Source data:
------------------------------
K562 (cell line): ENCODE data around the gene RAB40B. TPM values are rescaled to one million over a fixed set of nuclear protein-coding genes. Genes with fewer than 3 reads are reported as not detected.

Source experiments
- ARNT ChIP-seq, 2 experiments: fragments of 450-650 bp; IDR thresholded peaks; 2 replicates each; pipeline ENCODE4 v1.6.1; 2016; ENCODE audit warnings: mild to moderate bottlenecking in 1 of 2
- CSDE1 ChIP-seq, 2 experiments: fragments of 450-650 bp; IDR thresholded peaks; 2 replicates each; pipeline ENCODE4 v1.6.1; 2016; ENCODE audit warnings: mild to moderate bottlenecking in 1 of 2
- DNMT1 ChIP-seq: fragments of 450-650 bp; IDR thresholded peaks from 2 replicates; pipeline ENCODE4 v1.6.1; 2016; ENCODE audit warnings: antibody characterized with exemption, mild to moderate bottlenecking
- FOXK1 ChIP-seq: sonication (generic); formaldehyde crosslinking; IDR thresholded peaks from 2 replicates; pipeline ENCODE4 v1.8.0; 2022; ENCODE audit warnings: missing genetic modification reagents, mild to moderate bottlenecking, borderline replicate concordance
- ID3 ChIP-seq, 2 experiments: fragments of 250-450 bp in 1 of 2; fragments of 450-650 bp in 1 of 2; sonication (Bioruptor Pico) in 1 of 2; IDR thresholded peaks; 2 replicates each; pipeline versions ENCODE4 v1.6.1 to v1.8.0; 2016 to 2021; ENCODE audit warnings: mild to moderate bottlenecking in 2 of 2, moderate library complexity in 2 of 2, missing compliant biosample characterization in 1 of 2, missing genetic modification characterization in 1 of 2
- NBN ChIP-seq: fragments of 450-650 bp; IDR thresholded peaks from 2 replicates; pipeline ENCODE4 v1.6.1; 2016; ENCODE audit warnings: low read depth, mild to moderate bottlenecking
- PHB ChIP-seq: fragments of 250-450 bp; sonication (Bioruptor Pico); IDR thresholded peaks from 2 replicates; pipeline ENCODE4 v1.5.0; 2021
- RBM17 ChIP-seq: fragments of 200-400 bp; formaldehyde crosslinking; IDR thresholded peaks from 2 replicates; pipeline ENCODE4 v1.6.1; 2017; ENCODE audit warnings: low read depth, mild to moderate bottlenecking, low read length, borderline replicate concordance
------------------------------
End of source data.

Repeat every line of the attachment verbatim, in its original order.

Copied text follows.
K562 (cell line): ENCODE data around the gene RAB40B. TPM values are rescaled to one million over a fixed set of nuclear protein-coding genes. Genes with fewer than 3 reads are reported as not detected.

Source experiments
- ARNT ChIP-seq, 2 experiments: fragments of 450-650 bp; IDR thresholded peaks; 2 replicates each; pipeline ENCODE4 v1.6.1; 2016; ENCODE audit warnings: mild to moderate bottlenecking in 1 of 2
- CSDE1 ChIP-seq, 2 experiments: fragments of 450-650 bp; IDR thresholded peaks; 2 replicates each; pipeline ENCODE4 v1.6.1; 2016; ENCODE audit warnings: mild to moderate bottlenecking in 1 of 2
- DNMT1 ChIP-seq: fragments of 450-650 bp; IDR thresholded peaks from 2 replicates; pipeline ENCODE4 v1.6.1; 2016; ENCODE audit warnings: antibody characterized with exemption, mild to moderate bottlenecking
- FOXK1 ChIP-seq: sonication (generic); formaldehyde crosslinking; IDR thresholded peaks from 2 replicates; pipeline ENCODE4 v1.8.0; 2022; ENCODE audit warnings: missing genetic modification reagents, mild to moderate bottlenecking, borderline replicate concordance
- ID3 ChIP-seq, 2 experiments: fragments of 250-450 bp in 1 of 2; fragments of 450-650 bp in 1 of 2; sonication (Bioruptor Pico) in 1 of 2; IDR thresholded peaks; 2 replicates each; pipeline versions ENCODE4 v1.6.1 to v1.8.0; 2016 to 2021; ENCODE audit warnings: mild to moderate bottlenecking in 2 of 2, moderate library complexity in 2 of 2, missing compliant biosample characterization in 1 of 2, missing genetic modification characterization in 1 of 2
- NBN ChIP-seq: fragments of 450-650 bp; IDR thresholded peaks from 2 replicates; pipeline ENCODE4 v1.6.1; 2016; ENCODE audit warnings: low read depth, mild to moderate bottlenecking
- PHB ChIP-seq: fragments of 250-450 bp; sonication (Bioruptor Pico); IDR thresholded peaks from 2 replicates; pipeline ENCODE4 v1.5.0; 2021
- RBM17 ChIP-seq: fragments of 200-400 bp; formaldehyde crosslinking; IDR thresholded peaks from 2 replicates; pipeline ENCODE4 v1.6.1; 2017; ENCODE audit warnings: low read depth, mild to moderate bottlenecking, low read length, borderline replicate concordance